Some of the most famous Indian cuisines are made in the tandoor, which is a cylindrical open-top clay oven that is heated by wood or charcoal and cooked over a roaring fire.

The majority of tandoori dishes begin with a marinade of yoghurt, which holds the herbs and spices together while also giving a slight acidity to the plate. Even though clay ovens have a distinct flavour of their own, the traditional combination of spices is responsible for a large portion.


To make the creamy beef stew known as “korma,” saffron is combined with yoghurt and various herbs and spices such as cumin seeds, coriander, ginger, cumin seeds, chiles, and turmeric. 

The dish was given its name by the Rajputs, a warrior group from western India who called it after one of their clans. It is recommended to serve kormas with flatbreads such as chapati, paratha, and naan. 

Additionally, there are two subtypes of each of the three main types of korma: North Indian korma with almonds, cashews, and yoghurt; Kashmiri korma (with almonds, cashews, and yoghurt; milk; and dried fruits); and South Indian korma with coconut milk, almonds, cayenne pepper, fennel seeds, and dried fruits (in addition to the three main types of each type).


Traditional Indian spices such as turmeric, cumin, coriander, and cayenne pepper are marinated in yoghurt with boneless meat such as chicken before being cut into smaller pieces and served. Tandoors, or cylindrical clay ovens, are historically used in Indian cuisine for roasting meat over embers, and they are made of clay. 

The heart is massaged with oil or butter many times during the cooking process to keep it moist and tender. Most of the time, tikka is fried and served on sizzlers, but plain tikka is also readily available. Many people associate tandoori chicken with the meal grilled meat on the bone and served.


It is one of India’s most popular foods to eat dosa, a kind of Indian pancake. It is necessary to soak the rice and black gram beans overnight before grinding them into a paste, which is then mixed to produce a thick batter that is fermented overnight. Dosas are enhanced with fenugreek seeds, which give the dosa its distinctive golden brown colour and delicious, crispy texture. 

Even though dosa is a widely consumed meal across India, it is believed to have originated in the southern Indian state of Tamil Nadu. There have been references to it in Tamil literature from the first century AD. It is a centuries-old cuisine.


Indian bread known as paratha is golden brown in hue, flaky, and layered in construction. A variety of shapes and sizes of whole wheat flour are baked in ghee Indian clarified butter to create a range of textures and flavours in various forms.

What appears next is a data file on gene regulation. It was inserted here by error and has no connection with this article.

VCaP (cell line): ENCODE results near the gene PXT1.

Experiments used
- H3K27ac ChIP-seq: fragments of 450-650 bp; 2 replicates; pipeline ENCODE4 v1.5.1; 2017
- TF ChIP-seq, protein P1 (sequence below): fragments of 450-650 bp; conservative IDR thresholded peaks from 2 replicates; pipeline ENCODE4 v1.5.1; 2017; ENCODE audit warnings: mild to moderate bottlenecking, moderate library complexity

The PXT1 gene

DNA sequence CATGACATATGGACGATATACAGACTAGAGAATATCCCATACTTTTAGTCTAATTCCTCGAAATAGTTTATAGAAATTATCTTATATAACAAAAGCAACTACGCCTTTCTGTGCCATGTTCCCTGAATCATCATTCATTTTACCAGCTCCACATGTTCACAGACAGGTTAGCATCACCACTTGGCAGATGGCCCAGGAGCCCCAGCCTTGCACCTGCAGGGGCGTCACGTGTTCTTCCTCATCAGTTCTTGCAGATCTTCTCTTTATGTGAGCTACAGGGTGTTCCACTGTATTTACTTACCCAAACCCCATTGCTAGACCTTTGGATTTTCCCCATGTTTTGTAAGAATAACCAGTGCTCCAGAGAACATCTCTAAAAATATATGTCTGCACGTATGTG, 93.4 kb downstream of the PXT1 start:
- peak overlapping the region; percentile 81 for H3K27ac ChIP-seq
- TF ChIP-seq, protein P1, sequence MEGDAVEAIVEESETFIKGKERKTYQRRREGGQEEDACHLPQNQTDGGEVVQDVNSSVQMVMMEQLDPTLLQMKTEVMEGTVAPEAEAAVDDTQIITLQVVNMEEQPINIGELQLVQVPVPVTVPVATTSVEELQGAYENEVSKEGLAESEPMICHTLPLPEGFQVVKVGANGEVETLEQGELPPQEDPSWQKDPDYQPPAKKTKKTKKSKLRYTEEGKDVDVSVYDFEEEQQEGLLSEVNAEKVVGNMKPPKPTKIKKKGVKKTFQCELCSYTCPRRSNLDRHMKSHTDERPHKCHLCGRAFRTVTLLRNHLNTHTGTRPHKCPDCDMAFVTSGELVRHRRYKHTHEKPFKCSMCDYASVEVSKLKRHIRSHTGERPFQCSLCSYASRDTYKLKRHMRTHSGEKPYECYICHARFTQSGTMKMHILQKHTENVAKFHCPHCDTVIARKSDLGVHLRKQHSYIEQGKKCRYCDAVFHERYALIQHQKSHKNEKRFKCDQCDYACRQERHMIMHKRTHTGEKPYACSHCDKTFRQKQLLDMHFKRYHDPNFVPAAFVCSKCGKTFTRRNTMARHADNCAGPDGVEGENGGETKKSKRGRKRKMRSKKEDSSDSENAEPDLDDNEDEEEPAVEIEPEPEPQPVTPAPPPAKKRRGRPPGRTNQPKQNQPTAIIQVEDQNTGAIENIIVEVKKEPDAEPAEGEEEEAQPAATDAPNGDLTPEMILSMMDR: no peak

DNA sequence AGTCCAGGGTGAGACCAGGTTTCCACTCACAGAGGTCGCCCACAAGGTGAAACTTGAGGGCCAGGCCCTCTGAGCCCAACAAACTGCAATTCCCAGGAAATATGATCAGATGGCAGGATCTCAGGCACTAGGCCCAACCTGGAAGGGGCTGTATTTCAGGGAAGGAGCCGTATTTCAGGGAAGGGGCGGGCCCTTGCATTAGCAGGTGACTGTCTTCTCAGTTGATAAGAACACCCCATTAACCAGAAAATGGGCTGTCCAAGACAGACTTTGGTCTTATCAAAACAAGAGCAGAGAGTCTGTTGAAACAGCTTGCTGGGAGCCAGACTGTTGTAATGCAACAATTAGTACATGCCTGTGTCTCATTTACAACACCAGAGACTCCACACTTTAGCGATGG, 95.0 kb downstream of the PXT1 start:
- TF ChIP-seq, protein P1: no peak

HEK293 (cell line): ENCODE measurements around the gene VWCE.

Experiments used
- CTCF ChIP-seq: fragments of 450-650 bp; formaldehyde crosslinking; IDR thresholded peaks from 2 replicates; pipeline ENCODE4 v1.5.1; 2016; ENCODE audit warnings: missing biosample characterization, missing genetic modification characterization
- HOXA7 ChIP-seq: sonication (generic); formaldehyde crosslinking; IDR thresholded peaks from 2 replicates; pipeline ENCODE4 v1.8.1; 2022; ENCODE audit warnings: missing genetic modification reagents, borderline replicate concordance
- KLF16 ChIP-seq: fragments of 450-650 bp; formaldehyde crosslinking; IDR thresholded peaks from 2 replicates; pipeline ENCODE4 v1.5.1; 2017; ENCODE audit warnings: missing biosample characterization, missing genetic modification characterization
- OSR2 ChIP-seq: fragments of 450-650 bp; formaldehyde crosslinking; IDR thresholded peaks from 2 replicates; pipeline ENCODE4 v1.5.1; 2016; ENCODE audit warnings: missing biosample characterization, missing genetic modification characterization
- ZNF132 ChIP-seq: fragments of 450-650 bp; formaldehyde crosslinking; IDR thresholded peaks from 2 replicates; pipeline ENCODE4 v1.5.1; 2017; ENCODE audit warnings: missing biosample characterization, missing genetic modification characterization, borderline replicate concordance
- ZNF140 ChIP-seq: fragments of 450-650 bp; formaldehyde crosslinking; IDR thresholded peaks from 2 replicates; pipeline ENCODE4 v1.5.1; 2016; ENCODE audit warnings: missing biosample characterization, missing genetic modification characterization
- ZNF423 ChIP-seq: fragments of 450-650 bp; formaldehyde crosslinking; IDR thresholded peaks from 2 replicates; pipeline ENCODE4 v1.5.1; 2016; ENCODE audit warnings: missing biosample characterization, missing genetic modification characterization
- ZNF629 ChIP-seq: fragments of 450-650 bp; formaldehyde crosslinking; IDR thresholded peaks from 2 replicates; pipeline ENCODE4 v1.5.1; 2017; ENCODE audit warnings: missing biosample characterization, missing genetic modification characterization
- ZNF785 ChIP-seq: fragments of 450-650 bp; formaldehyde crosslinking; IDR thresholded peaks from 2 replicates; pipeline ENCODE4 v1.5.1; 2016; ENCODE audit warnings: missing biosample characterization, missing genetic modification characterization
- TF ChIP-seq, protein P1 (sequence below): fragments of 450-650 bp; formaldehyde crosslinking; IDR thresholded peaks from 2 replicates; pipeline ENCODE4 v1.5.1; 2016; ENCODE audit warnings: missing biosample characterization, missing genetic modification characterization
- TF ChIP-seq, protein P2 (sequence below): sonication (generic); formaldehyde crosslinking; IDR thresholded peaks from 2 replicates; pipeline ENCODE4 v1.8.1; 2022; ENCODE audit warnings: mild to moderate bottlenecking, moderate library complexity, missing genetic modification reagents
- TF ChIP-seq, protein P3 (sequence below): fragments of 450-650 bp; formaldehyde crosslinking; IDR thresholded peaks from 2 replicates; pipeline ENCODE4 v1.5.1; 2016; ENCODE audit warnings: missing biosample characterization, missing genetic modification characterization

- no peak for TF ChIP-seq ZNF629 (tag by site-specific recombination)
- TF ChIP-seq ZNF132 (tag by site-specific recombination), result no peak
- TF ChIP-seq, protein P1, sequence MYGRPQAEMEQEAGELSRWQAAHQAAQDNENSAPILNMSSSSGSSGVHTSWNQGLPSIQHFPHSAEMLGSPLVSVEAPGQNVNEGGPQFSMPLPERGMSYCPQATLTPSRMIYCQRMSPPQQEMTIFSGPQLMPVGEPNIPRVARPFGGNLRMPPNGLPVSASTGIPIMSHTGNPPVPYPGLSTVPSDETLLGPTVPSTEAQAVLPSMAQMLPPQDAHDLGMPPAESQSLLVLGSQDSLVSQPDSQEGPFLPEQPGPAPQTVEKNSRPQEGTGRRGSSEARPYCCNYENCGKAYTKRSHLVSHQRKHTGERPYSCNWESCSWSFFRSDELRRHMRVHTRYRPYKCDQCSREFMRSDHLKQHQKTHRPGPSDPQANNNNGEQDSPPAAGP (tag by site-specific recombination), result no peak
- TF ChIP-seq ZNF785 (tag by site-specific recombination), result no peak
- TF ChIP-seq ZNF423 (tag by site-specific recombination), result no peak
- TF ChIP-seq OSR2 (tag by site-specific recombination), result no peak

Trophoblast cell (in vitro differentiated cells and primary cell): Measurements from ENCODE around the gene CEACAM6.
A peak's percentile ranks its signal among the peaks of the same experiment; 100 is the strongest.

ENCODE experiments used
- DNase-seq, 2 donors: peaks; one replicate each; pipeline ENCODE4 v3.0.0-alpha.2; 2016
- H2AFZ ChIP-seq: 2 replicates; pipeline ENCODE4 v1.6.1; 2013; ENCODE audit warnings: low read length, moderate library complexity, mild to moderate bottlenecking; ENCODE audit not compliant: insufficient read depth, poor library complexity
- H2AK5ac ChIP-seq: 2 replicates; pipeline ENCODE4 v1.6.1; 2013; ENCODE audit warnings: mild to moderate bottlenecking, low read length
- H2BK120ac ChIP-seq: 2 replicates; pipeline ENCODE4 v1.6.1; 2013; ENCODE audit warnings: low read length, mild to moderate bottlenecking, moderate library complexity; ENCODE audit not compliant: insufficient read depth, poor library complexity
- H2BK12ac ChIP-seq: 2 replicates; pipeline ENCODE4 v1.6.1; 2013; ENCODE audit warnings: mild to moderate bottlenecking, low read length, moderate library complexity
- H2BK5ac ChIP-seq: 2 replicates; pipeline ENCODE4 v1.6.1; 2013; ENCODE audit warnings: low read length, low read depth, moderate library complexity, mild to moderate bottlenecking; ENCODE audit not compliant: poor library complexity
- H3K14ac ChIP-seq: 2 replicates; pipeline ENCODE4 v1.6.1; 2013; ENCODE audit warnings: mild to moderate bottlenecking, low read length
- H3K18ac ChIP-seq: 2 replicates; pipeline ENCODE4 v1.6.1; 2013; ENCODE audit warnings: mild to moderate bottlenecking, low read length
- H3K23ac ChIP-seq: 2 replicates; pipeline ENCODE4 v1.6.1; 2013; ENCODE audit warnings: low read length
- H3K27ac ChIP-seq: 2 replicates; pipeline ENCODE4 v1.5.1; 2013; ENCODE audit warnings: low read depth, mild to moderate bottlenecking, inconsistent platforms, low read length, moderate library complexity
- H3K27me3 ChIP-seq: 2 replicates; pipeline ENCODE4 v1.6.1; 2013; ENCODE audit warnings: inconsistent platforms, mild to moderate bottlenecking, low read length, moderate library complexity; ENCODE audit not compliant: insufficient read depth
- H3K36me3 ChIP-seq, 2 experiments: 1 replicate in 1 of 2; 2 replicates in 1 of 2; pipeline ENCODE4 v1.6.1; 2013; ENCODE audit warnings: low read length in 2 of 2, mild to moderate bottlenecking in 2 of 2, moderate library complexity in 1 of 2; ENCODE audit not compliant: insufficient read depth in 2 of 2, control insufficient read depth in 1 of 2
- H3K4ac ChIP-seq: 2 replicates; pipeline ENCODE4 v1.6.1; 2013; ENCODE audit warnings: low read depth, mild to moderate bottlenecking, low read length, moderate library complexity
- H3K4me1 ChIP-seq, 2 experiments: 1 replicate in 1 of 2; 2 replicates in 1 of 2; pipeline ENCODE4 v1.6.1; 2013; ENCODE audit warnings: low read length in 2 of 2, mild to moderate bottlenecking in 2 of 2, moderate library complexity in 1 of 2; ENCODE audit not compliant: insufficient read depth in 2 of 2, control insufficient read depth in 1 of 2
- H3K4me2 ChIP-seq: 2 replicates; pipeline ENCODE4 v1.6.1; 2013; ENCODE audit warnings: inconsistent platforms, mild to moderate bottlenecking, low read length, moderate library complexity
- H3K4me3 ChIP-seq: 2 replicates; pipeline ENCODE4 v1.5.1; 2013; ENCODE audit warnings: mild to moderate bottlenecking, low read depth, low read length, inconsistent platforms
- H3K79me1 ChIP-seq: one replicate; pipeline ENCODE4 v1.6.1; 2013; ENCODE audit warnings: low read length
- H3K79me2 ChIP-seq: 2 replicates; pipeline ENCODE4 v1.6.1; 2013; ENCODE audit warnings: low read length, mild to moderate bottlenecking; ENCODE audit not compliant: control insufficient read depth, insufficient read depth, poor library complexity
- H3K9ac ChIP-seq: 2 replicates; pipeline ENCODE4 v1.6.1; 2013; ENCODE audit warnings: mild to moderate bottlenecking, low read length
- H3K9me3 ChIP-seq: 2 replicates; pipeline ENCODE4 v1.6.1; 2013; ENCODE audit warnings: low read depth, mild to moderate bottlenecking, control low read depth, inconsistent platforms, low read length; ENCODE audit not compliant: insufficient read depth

The filling for parathas can be made from various ingredients, including boiled potatoes and cauliflower, along with spices such as garlic and ginger. Pickles, yoghurt, homemade chutneys, and meat and vegetable curries are frequent accompaniments to this Indian cuisine. 


The original farmers of the long-grain rice variety basmati are Indian and Pakistani cultivars. This rice is distinguished by its distinct flavour and aroma, which are nutty, floral, and somewhat spicy in taste and perfume. 

Because the grains do not keep together after cooking, curry and similar stews and sauces may cover every grain in a dish like this. The optimum time to cook rice with basmati is when the grain is longer and has a subtle golden tint. In Hindi, the term “basmati” refers to the fragrances and tastes aromatic and tasty.


Unleavened chapati is a flatbread consisting of wheat flour, salt, and water traditionally served hot. The dough is typically baked on a griddle until it is golden brown. Even in Africa and Southeast Asia, bread has expanded to the point that it has become a staple food. 

At the end of the nineteenth century, chapati was introduced to Kenya by Indian railroad workers working on the Kenya-Uganda railway. It has since become a staple of the Kenyan diet. The flatbread gets its name from the Hindi word “chapat,” which translates as “slap,” and refers to a traditional shaping method.


Even though Idli can be found all over India, it is a popular breakfast dish in many South Indian households, particularly in Tamil Nadu. It is made by steaming a batter of fermented lentils and rice until cooked through. They are often served hot and eaten on their own, with sambar or chutneys, or with various spices, depending on the culture. 

As a result of the widespread popularity of this dish in India, a plethora of new idli variations have emerged. The rava idli, for example, is made by substituting semolina for rice in the batter, while malli idlis are fried with curry leaves and coriander before being served.